EMPLOYEE EXPERIENCE STORIES
Being a small charity, Middlesbrough Environment City (MEC) was unable to find the time or resources to support the health and wellbeing of its staff. However, having been made aware of the regional North East Better Health at Work Award, managers were given advice and support by their local authority on how to implement a cost-effective health and wellbeing programme.
What action did the organisation take?
The charity used standard Health Assessment questionnaires to identify initial issues to be tackled. This was followed by a number of campaigns and initiatives which included:
assessing stroke and blood pressure, discounted gym schemes, family days, free fresh fruit to encourage a good diet, health walks, team-building day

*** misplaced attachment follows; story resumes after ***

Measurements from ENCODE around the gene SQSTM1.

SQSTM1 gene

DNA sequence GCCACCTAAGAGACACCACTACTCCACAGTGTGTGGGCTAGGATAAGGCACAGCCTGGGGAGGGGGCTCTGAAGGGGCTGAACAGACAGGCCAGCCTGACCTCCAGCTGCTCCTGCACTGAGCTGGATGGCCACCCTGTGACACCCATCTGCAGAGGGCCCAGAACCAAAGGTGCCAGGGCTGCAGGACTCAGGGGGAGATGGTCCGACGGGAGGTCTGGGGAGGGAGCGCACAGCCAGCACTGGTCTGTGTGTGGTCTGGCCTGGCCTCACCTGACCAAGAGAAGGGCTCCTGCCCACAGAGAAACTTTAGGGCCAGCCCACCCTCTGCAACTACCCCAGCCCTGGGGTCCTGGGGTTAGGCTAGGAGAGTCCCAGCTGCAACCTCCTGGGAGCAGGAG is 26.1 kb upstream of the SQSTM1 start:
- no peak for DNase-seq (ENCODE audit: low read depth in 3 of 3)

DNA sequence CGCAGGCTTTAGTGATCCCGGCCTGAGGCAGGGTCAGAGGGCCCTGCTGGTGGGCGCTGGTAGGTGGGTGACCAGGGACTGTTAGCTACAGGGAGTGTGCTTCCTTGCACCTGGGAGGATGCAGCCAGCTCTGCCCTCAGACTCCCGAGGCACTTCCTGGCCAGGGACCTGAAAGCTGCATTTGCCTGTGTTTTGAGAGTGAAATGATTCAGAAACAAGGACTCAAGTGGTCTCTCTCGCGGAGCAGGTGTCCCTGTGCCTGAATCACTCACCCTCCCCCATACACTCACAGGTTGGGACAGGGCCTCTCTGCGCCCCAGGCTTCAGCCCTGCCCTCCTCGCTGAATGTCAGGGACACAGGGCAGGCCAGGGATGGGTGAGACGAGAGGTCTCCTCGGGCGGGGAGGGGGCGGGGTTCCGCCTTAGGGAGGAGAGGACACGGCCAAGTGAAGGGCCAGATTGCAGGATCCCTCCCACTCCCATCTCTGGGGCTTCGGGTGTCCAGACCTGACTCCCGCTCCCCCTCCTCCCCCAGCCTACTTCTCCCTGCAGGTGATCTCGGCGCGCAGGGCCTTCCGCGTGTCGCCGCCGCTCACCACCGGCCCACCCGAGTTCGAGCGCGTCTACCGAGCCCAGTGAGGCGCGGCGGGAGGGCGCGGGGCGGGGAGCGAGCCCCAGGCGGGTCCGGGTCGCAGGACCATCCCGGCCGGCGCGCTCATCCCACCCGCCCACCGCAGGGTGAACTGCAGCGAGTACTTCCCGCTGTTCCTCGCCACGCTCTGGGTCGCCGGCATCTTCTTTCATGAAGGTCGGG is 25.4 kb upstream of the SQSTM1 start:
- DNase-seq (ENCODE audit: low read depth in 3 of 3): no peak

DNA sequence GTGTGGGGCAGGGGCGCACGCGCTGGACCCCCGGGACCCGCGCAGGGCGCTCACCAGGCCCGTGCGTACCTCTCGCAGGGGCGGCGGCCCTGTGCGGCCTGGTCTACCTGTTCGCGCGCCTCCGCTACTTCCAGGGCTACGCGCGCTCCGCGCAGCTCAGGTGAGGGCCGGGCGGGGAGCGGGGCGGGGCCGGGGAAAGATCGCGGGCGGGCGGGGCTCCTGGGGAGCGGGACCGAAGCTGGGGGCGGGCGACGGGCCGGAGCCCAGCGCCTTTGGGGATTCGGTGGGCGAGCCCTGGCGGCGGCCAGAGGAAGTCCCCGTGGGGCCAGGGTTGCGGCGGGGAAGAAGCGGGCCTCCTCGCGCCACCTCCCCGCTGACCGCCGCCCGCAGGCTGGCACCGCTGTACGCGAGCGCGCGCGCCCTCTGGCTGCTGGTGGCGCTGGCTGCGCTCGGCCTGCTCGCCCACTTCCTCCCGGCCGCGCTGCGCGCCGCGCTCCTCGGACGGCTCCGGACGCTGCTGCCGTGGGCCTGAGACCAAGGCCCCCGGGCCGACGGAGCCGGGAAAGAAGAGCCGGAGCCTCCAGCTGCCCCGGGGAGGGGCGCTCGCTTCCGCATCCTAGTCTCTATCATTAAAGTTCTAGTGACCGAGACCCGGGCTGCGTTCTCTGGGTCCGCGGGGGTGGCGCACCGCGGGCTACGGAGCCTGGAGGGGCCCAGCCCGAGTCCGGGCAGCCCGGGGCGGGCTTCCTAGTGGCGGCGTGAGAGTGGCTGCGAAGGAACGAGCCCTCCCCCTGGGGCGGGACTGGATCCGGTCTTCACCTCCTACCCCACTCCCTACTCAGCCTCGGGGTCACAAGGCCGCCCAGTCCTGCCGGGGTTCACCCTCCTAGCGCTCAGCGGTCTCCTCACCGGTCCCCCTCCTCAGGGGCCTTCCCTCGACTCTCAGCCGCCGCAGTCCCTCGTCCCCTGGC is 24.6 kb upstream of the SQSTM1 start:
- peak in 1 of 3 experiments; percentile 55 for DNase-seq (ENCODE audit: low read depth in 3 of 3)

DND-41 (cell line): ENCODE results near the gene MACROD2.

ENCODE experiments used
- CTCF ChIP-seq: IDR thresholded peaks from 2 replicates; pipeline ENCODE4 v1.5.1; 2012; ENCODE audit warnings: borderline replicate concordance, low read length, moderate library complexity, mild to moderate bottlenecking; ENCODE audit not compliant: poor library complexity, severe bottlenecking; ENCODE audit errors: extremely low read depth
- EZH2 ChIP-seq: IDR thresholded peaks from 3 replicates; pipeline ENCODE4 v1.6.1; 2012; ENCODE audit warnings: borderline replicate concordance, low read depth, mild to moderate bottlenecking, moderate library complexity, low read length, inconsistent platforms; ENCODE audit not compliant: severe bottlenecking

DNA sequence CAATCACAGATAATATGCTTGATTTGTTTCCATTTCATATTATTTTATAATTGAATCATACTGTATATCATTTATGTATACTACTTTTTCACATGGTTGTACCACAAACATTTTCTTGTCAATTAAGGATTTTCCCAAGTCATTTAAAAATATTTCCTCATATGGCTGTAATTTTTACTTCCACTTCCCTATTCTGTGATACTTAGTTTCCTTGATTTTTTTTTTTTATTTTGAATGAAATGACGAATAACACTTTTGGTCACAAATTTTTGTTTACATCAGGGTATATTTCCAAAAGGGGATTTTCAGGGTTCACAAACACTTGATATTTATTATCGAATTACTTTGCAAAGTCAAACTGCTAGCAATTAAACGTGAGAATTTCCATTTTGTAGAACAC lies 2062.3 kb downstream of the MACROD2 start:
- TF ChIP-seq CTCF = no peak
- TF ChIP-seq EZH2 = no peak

tackling depression, supplying bicycles for work and personal use by staff
Project Manager Brian Simpson said: “Each member of staff has got a personal health budget of £100 to improve health and wellbeing at work.”
This money encouraged employees to try therapies aimed at tackling sleep deprivation, stress and smoking.
The charity also monitored sickness absence. Managers visited staff at home when they were ill and, if possible, took them out for lunch.
What has been the impact of implementing health interventions?
- The team-building exercises improved morale and developed closer working relationships between people. The family days enabled staff to understand the effect of work pressures on colleagues’ home life.
- Looking ahead, Brian Simpson added: “We are going to mentor other small organisations to show how easy it is to promote health and wellbeing – and that it’s not daunting at all.” The charity achieved the Gold standard of the Better Health at Work. It is currently working towards Continuous Excellence and mentoring other local organisations through Bronze and Silver standards of the Award.